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12th FTW spouse attends Caring for People Forum

By 2nd Lt. Keenan Kunst | 12th Flying Training Wing Public Affairs | Nov. 2, 2012

NAVAL AIR STATION PENSACOLA, Fla. — A 12th Flying Training Wing spouse recently attended the Caring for People Forum in Washington D.C., where she had the opportunity to help shape support programs and services available to Airmen and their families.

Mary Anderson, wife of Lt. Col. Mark Anderson, 455th Flying Training Squadron, and the 455th FTS Key Spouse, participated in the event as the Air Education and Training Command Key Spouse of the Year. Anderson was announced as the AETC Key Spouse of the Year earlier this year for her contributions to the 479th Flying Training Group and the Naval Air Station Pensacola, Fla., community.

The annual forum provides a venue for top brass, Airmen, and key spouses to address the concerns of the Air Force family and propose and discuss initiatives. At this year's forum, held from Sept. 26 to 27, Anderson received recognition for her service and had the opportunity to make her voice heard on behalf of Air Force families all over the globe.

Though, the recognition is secondary for Anderson, she sees her service as a responsibility and is happy to provide support to the families of service members.

"I have seen my share of good and bad support systems," she said. "As a commander's spouse in a joint environment; I feel it is my responsibility to support military members and their families to the max extent possible."

Since 2010, Anderson has served the NAS-Pensacola community and 479th FTG family whenever possible, whether that be through cooking holiday meals for service members who couldn't make it home for the holidays or creating a guide welcoming new families to Pensacola and helping them acclimate.

According to Anderson, a highlight of this year's forum was the chance to participate in discussions on Air Force initiatives designed to improve Airmen support networks.

"The Air Force is admitting that it has problems, especially in regards to suicides. Both the {Chief of Staff of the Air Force} and the {Chief Master Sergeant of the Air Force} addressed these areas specifically," she said.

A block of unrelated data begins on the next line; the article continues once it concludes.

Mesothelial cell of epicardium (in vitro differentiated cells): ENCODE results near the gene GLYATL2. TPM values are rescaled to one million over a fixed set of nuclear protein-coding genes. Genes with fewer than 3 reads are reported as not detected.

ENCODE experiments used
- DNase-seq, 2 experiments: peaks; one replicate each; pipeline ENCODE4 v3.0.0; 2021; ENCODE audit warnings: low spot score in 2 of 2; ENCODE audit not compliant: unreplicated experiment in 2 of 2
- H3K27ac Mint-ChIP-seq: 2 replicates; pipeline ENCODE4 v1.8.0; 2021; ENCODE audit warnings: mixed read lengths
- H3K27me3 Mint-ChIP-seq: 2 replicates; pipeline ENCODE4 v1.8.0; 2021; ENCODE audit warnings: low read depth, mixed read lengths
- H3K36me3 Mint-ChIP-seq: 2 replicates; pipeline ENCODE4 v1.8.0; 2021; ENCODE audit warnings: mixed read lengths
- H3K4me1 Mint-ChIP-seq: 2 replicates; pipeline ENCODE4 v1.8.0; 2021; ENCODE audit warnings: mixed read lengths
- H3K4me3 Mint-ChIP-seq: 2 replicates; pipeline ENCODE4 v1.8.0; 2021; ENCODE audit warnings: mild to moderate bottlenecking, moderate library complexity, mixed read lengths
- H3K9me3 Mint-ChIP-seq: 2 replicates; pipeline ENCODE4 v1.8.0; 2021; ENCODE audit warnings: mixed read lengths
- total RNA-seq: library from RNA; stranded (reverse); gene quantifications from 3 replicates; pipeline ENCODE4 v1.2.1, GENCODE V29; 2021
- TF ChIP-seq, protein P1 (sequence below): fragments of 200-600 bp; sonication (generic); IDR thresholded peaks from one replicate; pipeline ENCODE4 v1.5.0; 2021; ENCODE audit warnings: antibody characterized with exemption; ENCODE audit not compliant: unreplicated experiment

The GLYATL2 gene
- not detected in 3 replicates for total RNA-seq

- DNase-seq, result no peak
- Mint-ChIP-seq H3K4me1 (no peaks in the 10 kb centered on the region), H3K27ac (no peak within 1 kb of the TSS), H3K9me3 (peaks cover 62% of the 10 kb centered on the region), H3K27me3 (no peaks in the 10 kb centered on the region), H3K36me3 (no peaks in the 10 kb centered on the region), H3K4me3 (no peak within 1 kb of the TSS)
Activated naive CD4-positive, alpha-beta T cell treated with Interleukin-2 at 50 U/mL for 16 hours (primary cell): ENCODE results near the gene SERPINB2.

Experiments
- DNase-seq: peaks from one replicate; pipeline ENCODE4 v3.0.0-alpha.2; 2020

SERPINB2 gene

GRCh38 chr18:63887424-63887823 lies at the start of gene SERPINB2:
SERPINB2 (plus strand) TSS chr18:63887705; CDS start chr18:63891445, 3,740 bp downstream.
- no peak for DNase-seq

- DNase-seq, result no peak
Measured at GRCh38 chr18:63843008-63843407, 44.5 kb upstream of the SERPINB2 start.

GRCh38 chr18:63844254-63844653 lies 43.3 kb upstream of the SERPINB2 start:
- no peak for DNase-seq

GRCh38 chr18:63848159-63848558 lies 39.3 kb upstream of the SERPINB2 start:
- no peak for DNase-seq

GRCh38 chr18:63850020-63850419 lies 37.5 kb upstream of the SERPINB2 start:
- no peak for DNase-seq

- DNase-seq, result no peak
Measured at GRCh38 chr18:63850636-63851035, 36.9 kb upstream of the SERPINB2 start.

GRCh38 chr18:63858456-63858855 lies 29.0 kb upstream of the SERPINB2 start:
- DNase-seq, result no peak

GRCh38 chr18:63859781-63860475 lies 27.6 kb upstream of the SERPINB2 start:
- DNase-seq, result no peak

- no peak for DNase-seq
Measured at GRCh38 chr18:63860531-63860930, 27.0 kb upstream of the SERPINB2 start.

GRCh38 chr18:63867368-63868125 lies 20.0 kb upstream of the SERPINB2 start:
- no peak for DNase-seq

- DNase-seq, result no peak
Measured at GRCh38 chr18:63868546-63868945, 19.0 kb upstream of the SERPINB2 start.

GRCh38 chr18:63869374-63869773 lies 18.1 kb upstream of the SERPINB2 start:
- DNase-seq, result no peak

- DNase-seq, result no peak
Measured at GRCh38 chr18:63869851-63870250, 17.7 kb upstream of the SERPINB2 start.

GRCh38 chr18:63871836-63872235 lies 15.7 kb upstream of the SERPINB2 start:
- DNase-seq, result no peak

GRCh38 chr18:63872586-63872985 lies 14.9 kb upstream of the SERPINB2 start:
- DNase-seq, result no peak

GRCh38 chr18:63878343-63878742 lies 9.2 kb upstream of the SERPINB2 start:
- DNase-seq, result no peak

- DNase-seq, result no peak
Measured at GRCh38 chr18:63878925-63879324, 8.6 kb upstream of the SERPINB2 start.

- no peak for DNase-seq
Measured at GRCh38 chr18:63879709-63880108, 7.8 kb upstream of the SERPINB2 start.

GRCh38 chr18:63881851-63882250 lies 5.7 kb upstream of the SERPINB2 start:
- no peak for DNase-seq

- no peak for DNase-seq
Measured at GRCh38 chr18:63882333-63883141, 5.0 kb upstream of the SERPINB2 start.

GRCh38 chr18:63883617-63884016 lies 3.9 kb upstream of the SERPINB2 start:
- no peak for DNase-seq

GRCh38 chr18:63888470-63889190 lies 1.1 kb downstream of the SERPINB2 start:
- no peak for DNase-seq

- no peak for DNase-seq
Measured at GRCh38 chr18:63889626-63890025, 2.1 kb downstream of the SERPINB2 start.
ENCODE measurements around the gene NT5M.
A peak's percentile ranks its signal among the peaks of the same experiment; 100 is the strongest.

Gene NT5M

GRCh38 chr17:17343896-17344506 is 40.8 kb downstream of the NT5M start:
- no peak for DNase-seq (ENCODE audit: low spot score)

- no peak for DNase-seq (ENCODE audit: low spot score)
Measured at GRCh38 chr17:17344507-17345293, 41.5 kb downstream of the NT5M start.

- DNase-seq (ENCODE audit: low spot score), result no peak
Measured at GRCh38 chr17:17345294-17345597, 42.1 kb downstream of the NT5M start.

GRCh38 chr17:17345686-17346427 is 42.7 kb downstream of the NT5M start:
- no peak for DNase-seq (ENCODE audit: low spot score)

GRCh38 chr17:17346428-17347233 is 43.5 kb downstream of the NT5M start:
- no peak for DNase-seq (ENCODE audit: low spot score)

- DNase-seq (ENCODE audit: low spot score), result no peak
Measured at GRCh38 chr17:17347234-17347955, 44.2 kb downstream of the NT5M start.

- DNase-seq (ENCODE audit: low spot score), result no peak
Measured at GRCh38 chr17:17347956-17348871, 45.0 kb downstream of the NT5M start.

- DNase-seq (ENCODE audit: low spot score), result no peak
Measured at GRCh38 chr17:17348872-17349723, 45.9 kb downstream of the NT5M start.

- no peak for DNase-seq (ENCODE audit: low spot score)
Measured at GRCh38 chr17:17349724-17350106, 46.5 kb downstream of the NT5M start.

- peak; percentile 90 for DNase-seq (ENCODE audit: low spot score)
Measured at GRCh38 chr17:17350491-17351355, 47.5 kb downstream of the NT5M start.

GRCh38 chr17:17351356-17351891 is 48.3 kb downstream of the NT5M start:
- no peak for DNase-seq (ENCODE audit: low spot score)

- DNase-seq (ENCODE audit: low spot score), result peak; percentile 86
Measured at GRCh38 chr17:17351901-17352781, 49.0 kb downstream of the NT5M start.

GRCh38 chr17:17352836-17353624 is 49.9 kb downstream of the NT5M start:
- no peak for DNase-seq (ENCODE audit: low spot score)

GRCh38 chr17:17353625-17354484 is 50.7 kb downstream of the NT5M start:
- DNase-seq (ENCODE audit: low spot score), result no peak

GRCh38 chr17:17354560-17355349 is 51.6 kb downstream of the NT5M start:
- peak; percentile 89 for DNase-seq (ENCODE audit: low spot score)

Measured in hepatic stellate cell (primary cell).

"Airmen and their families can expect a renewed resiliency initiative called Comprehensive Airmen Fitness. It will address suicides and resiliency using a holistic approach focusing on four pillars - mental, physical, social, and spiritual."

Additionally, Anderson said the Air Force is preparing improvements for existing initiatives such as the Exceptional Family Member Program, a support program for special needs families and children.

This year, "initiatives were introduced to remove the stigma associated with the {Exceptional Family Member Program}, as well as to increase understanding of Individual Education Plans for special needs children," she said.

"For those who have never dealt with either the EFMP or IEPs, and even some that have in the past, they can be both daunting and confusing. I'm excited about the initiatives put forward as they are aimed at educating and empowering Airmen and their families so that these programs really work for them."

The proposed initiatives may be large programs, but AETC's Key Spouse emphasizes that even the smallest personal gestures can make a huge impression.

"Be kind to everyone you come across. You never know if they are having a rough time and how the smallest kind gesture can make a positive impact on their day."